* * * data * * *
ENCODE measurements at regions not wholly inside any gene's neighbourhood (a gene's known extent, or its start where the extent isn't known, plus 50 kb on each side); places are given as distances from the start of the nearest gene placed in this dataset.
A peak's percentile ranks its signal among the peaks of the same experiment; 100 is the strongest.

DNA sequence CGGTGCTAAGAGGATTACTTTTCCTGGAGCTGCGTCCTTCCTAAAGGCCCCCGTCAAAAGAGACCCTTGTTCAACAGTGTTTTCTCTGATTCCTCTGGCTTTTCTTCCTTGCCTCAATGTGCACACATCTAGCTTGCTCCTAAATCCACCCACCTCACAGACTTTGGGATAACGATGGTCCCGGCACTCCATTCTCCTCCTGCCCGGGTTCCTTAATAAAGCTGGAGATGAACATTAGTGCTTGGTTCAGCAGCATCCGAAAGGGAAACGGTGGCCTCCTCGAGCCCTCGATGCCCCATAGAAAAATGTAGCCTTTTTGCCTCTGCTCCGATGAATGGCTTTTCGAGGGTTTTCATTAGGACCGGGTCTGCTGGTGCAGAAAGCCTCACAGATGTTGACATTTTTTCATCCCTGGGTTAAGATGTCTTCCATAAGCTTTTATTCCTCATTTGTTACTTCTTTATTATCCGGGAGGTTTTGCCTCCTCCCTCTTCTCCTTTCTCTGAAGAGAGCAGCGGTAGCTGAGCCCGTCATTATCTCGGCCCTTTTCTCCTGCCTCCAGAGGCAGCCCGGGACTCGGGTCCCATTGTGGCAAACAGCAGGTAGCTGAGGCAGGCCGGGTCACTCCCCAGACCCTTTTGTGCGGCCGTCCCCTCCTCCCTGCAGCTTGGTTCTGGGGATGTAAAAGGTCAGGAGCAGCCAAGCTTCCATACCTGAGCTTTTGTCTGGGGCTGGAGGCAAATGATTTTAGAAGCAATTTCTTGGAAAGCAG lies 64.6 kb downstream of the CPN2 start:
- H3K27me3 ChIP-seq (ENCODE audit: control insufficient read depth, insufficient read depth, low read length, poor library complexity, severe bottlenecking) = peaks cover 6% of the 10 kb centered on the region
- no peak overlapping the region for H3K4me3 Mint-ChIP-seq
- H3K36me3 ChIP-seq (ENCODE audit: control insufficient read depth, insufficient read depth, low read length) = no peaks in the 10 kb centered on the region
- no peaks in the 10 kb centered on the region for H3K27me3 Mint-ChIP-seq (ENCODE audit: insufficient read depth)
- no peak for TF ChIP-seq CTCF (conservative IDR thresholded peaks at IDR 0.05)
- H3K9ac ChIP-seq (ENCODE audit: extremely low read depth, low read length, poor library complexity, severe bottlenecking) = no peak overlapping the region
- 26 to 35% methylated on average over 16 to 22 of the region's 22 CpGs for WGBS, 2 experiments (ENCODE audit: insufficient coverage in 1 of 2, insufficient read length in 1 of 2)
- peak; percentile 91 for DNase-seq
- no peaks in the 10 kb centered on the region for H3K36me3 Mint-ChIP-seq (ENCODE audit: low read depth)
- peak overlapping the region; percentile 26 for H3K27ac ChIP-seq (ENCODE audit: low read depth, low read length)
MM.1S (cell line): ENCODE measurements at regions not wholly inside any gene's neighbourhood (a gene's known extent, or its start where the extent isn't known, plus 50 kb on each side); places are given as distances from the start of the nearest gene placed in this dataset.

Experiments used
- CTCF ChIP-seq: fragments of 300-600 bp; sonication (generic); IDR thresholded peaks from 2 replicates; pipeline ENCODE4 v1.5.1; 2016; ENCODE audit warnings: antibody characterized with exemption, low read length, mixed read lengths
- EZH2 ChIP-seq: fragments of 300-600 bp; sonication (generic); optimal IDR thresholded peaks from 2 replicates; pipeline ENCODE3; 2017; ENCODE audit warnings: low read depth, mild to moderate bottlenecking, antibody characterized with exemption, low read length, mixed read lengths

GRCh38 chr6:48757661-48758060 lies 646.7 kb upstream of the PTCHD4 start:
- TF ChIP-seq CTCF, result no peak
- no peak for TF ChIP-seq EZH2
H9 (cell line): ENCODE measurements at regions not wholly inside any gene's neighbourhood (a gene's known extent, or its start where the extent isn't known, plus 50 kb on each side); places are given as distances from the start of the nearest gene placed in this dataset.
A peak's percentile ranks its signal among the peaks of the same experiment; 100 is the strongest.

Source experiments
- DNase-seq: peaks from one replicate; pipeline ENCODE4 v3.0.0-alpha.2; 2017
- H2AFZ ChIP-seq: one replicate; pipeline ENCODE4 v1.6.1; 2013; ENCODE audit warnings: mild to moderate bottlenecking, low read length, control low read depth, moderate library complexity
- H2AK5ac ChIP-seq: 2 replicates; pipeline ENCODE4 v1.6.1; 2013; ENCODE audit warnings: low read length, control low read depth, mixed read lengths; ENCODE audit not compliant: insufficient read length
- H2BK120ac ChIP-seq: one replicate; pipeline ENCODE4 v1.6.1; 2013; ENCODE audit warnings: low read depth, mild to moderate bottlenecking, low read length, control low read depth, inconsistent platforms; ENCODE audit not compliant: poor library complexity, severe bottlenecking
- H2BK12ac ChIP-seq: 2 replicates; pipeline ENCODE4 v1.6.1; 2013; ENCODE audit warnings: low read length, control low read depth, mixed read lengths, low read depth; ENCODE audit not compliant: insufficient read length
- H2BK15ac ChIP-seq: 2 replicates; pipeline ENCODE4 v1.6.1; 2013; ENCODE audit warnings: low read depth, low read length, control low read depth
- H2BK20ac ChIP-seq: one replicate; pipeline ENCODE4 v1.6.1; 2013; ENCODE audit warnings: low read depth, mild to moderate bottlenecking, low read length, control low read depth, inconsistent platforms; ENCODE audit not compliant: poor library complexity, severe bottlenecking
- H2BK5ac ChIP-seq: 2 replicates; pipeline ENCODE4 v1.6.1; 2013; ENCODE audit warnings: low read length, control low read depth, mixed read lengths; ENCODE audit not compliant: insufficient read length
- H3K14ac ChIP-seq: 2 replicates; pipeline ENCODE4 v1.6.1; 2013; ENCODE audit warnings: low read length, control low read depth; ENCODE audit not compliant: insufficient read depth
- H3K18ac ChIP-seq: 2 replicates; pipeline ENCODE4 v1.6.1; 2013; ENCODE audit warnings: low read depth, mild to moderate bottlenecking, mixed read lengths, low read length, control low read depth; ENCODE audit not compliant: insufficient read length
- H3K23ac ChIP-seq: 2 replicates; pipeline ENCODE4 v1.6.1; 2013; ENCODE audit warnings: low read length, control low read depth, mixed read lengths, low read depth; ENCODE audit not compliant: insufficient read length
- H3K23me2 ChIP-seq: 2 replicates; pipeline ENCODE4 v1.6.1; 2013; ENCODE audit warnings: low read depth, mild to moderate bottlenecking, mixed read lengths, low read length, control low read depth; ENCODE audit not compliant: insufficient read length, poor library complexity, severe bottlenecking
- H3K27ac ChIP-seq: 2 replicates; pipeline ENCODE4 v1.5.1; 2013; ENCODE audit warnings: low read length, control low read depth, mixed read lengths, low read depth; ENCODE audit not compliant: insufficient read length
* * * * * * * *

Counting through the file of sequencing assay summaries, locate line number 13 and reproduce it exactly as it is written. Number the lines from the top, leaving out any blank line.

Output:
- peak overlapping the region; percentile 26 for H3K27ac ChIP-seq (ENCODE audit: low read depth, low read length)